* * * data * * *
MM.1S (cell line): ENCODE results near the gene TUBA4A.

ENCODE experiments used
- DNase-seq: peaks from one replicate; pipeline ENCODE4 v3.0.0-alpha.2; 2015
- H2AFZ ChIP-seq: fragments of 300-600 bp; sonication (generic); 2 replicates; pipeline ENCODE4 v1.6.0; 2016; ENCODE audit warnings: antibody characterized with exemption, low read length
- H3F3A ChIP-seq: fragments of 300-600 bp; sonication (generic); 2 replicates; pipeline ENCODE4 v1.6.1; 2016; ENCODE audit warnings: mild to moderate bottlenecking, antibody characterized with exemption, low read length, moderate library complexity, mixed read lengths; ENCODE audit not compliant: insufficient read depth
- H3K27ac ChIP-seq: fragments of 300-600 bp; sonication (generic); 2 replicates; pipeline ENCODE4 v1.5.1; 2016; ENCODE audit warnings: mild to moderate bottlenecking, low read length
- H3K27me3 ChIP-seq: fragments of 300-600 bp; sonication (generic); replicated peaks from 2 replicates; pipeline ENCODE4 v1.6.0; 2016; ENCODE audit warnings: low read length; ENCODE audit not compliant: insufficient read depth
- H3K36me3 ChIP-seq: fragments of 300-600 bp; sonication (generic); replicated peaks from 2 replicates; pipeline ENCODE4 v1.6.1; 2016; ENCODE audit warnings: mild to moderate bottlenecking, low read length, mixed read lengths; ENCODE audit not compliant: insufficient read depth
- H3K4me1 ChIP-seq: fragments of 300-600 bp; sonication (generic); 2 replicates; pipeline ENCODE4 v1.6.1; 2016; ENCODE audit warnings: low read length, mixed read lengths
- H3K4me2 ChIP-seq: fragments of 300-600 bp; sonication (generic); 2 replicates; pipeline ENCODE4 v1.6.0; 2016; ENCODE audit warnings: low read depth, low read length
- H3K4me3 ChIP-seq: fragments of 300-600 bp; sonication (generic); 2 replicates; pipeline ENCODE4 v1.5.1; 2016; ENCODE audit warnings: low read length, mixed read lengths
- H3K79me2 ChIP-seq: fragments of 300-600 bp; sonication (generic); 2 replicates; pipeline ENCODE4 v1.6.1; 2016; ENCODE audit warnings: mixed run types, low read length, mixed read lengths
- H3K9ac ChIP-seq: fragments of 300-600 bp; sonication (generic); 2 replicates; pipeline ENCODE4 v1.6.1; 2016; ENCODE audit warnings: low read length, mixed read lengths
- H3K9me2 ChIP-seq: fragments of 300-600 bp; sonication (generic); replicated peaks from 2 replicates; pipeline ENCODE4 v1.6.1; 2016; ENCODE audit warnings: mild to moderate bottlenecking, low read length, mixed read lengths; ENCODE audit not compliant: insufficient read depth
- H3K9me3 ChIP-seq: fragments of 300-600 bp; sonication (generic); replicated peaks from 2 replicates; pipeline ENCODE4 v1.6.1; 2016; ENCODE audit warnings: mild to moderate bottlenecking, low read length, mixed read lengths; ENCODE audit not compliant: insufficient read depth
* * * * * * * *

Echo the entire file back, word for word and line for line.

MM.1S (cell line): ENCODE results near the gene TUBA4A.

ENCODE experiments used
- DNase-seq: peaks from one replicate; pipeline ENCODE4 v3.0.0-alpha.2; 2015
- H2AFZ ChIP-seq: fragments of 300-600 bp; sonication (generic); 2 replicates; pipeline ENCODE4 v1.6.0; 2016; ENCODE audit warnings: antibody characterized with exemption, low read length
- H3F3A ChIP-seq: fragments of 300-600 bp; sonication (generic); 2 replicates; pipeline ENCODE4 v1.6.1; 2016; ENCODE audit warnings: mild to moderate bottlenecking, antibody characterized with exemption, low read length, moderate library complexity, mixed read lengths; ENCODE audit not compliant: insufficient read depth
- H3K27ac ChIP-seq: fragments of 300-600 bp; sonication (generic); 2 replicates; pipeline ENCODE4 v1.5.1; 2016; ENCODE audit warnings: mild to moderate bottlenecking, low read length
- H3K27me3 ChIP-seq: fragments of 300-600 bp; sonication (generic); replicated peaks from 2 replicates; pipeline ENCODE4 v1.6.0; 2016; ENCODE audit warnings: low read length; ENCODE audit not compliant: insufficient read depth
- H3K36me3 ChIP-seq: fragments of 300-600 bp; sonication (generic); replicated peaks from 2 replicates; pipeline ENCODE4 v1.6.1; 2016; ENCODE audit warnings: mild to moderate bottlenecking, low read length, mixed read lengths; ENCODE audit not compliant: insufficient read depth
- H3K4me1 ChIP-seq: fragments of 300-600 bp; sonication (generic); 2 replicates; pipeline ENCODE4 v1.6.1; 2016; ENCODE audit warnings: low read length, mixed read lengths
- H3K4me2 ChIP-seq: fragments of 300-600 bp; sonication (generic); 2 replicates; pipeline ENCODE4 v1.6.0; 2016; ENCODE audit warnings: low read depth, low read length
- H3K4me3 ChIP-seq: fragments of 300-600 bp; sonication (generic); 2 replicates; pipeline ENCODE4 v1.5.1; 2016; ENCODE audit warnings: low read length, mixed read lengths
- H3K79me2 ChIP-seq: fragments of 300-600 bp; sonication (generic); 2 replicates; pipeline ENCODE4 v1.6.1; 2016; ENCODE audit warnings: mixed run types, low read length, mixed read lengths
- H3K9ac ChIP-seq: fragments of 300-600 bp; sonication (generic); 2 replicates; pipeline ENCODE4 v1.6.1; 2016; ENCODE audit warnings: low read length, mixed read lengths
- H3K9me2 ChIP-seq: fragments of 300-600 bp; sonication (generic); replicated peaks from 2 replicates; pipeline ENCODE4 v1.6.1; 2016; ENCODE audit warnings: mild to moderate bottlenecking, low read length, mixed read lengths; ENCODE audit not compliant: insufficient read depth
- H3K9me3 ChIP-seq: fragments of 300-600 bp; sonication (generic); replicated peaks from 2 replicates; pipeline ENCODE4 v1.6.1; 2016; ENCODE audit warnings: mild to moderate bottlenecking, low read length, mixed read lengths; ENCODE audit not compliant: insufficient read depth